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Churches too often think that the worship experience starts with the morning prayer.  There are some churches, however, who view that the moment you step out of your car as the point when the worship experience begins.  If your church begins to view worship in this way, will that not change the way people experience your church once they have one foot out of the car.  If you want people to experience Christ the moment they are in the parking lot, then everything starts to matter so much more.  If you want to have a car-to-car worship experience, then there are suddenly several things you need to think about.

 

The Parking Lot—Is parking easy?  Do we have guest spaces?  Do we need shuttles to make things easier?  Is it safe?  Do we need staff in the parking lot?

Greeters—Are our greeters trained and ready to welcome all people and direct them where they need to go?  Are they attentive?  Are they kind and welcoming?

Information—Is our info center easy to find and are the people welcoming and knowledgeable?  Do we have all the information that people may ask for?

Signs and Maps—Is everything well-labeled?  Easy to find?  Is our building overly complicated?  Do we need a map?  Are classrooms labeled and times and subjects posted?

Hallways—Are hallways clean?  Do the posters we put up look good and represent the themes and style of the church?

People—Are there people throughout the church to answer questions and direct people where they need to go?  Are we warm and welcoming but not overwhelming?

*see how much there is?  And we have not even gotten into the sanctuary yet.

Sanctuary—Is our sanctuary warm and inviting?  Do we have people around to help visitors find seats?  Are there people in each section to welcome people they do not recognize?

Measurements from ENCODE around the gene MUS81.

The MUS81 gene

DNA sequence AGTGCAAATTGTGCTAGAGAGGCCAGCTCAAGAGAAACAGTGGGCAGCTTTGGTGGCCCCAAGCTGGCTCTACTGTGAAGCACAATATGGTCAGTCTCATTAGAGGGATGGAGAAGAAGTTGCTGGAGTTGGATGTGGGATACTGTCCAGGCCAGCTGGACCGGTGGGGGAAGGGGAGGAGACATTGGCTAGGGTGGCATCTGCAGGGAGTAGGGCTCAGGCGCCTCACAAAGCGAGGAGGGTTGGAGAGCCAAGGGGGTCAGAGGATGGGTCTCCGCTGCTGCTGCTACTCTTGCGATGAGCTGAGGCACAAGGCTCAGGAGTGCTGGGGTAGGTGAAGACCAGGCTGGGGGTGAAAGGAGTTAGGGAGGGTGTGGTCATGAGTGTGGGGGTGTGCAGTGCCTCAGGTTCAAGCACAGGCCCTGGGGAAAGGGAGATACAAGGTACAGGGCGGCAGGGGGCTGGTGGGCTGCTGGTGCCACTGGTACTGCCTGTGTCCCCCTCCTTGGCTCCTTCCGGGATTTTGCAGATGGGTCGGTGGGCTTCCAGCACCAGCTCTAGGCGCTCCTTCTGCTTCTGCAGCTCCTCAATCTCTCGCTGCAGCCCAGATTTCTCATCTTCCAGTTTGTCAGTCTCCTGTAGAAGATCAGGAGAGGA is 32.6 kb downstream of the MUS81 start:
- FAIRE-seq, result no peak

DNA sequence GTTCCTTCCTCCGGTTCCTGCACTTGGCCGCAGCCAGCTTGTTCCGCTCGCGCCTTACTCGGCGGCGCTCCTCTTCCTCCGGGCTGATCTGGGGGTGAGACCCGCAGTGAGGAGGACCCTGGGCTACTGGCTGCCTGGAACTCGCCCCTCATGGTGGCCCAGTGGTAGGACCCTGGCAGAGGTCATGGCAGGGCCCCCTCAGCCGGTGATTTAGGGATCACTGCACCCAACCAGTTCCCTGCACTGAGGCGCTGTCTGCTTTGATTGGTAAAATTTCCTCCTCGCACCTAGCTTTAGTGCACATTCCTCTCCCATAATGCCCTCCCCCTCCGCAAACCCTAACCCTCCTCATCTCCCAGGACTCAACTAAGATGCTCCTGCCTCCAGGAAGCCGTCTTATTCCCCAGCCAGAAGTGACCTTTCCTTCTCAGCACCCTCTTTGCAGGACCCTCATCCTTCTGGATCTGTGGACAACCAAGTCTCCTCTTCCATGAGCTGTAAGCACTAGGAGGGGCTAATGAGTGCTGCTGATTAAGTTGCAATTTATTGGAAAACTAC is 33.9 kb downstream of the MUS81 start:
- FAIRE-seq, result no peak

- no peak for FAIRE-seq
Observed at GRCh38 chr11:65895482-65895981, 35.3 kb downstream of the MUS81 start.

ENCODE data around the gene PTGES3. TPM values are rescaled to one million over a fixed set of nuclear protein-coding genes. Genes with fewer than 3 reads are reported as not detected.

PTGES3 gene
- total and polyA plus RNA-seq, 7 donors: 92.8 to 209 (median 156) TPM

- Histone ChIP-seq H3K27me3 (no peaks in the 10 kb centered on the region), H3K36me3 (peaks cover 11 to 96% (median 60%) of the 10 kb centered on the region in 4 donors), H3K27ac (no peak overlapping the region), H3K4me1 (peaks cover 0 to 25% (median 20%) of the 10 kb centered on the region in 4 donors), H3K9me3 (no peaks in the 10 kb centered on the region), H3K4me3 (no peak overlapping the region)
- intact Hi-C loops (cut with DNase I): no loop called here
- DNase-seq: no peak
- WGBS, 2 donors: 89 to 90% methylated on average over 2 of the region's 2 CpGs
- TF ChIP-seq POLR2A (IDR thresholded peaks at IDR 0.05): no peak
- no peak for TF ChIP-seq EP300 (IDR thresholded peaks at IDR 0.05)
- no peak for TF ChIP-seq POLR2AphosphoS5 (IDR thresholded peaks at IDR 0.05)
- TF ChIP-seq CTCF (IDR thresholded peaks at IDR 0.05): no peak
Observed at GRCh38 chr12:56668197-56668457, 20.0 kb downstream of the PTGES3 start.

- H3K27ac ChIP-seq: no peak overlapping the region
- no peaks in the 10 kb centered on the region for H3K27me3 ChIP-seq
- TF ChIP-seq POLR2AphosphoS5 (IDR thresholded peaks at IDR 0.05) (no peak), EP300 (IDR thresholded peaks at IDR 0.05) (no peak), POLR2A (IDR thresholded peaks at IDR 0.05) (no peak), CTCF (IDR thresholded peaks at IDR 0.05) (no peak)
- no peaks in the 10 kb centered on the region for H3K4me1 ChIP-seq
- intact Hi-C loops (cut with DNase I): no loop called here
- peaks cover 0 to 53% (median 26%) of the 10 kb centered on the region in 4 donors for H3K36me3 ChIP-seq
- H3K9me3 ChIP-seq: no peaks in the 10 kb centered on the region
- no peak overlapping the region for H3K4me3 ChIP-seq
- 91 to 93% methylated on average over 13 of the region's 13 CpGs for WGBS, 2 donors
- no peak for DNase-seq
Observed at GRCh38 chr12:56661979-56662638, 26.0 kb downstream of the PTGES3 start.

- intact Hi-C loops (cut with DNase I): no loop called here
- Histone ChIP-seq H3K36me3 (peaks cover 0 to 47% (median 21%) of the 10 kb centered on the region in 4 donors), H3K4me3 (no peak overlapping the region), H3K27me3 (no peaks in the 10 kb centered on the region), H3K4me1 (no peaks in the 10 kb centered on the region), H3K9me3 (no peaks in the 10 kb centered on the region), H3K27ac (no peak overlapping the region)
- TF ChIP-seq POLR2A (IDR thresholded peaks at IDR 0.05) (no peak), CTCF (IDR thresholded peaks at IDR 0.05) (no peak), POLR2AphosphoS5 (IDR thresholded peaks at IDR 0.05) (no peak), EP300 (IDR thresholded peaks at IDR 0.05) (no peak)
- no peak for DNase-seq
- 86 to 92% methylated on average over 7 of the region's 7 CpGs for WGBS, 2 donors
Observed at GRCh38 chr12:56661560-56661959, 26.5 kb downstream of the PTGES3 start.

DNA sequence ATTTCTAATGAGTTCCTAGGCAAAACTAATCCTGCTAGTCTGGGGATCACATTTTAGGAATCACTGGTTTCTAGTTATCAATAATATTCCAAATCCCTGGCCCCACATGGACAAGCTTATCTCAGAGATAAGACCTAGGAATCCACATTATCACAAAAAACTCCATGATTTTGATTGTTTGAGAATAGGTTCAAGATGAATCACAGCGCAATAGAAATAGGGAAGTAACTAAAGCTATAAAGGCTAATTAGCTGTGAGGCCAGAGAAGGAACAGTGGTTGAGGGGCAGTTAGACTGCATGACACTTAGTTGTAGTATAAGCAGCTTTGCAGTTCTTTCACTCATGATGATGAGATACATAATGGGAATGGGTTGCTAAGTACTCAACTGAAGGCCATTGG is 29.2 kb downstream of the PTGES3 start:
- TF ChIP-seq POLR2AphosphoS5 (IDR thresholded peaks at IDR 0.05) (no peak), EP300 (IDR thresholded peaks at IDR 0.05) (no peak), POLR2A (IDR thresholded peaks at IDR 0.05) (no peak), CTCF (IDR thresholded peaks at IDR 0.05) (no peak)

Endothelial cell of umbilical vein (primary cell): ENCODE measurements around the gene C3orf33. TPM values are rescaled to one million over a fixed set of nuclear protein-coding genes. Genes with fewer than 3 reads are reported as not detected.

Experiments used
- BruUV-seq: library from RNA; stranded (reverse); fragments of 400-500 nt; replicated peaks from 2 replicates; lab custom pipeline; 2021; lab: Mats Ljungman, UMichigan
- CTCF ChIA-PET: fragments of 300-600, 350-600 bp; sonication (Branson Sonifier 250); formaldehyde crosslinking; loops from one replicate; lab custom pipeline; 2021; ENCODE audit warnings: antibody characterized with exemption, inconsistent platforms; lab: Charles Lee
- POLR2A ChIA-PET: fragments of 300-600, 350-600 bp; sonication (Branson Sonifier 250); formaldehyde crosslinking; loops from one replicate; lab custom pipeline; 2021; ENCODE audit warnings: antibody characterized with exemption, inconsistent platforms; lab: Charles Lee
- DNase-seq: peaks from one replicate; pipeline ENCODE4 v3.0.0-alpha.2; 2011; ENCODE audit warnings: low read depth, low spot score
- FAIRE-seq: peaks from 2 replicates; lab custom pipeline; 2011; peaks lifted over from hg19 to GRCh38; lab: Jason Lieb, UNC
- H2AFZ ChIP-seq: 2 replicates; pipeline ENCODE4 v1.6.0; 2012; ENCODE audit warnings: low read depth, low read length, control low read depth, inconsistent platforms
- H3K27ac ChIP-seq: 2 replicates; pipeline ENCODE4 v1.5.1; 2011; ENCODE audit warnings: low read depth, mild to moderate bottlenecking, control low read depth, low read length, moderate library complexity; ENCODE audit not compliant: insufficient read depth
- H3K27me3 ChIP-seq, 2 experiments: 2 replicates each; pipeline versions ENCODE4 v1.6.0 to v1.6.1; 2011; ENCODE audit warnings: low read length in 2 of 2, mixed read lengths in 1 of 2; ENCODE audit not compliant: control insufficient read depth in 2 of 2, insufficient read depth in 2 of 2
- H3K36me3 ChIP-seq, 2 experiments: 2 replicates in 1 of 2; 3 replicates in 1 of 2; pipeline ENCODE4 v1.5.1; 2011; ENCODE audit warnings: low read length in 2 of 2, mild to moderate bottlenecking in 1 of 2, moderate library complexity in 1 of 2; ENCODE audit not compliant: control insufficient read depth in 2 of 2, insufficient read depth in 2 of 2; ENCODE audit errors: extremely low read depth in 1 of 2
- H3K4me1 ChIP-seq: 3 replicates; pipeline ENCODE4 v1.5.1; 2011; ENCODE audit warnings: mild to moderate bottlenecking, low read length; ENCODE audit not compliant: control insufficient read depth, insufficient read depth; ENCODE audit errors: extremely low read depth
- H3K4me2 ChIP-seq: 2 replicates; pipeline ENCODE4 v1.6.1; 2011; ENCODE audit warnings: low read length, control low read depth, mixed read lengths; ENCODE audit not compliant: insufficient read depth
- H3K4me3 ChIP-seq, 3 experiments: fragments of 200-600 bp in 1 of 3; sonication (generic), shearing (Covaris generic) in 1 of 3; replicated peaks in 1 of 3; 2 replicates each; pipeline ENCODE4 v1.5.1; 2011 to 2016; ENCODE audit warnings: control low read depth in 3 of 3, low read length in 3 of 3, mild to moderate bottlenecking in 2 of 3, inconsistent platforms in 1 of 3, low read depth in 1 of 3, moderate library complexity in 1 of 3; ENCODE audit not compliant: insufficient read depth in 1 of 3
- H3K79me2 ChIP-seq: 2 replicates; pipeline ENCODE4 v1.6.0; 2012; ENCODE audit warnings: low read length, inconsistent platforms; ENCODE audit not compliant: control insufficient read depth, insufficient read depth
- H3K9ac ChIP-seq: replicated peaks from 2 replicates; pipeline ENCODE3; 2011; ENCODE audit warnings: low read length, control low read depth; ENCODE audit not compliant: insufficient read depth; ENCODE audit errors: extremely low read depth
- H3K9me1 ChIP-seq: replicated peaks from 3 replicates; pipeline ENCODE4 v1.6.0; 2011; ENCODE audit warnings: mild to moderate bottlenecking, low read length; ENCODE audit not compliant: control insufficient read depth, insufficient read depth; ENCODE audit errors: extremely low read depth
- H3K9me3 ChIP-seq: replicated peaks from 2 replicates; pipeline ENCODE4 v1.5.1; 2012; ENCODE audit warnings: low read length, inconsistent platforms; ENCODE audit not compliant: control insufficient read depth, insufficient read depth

Welcome—Do we have a welcoming time for people to reach out and greet one another?  Do we extend a special welcome to visitors?  Do we have a chance to interact with visitors by having them fill out an information car?

Service—Do we have a service that is easy to follow and understand?  Do we communicate our message effectively and consistently?

Closing—Do we give an invitation?  Give a call to action to a next step?  When walking out of the sanctuary, are guests still interacted with?  Is there a guest package to be given to visitors?

Leaving—Is it easy to get out of the building?  The parking lot?  Is there a spoken invitation to come back?

 

There are many multiple other questions under these categories, and these are not even all the categories that need consideration.  So much more effort goes into a viewpoint like this, and when so much goes into it, people are bound to get even more out of it.

 

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Service of a congregation propels church growth.  A church cannot grow if a church is not behind it 300%.  You can only send out so many flyers, put up so many ads.  Real change begins when the people (the true church) get out and evangelize and represent their church and serve.  Serving in the children’s area makes it better, you form connections, and it will grow.  The church member that serves by mowing the lawn is helping the church grow.  They make sure the church looks presentable and that the best face of the church is put forward.  No service is too small.  I talked the other day about the parking lot being expanded and redone at my church, well today I went out and helped.  When I was helping, I knew that this parking lot was going to help the church grow.  In service, we increase the chances that our church will grow.  A congregation fuels growth through its acts of service.  A church without an active and serving congregation will not grow, it might not even survive.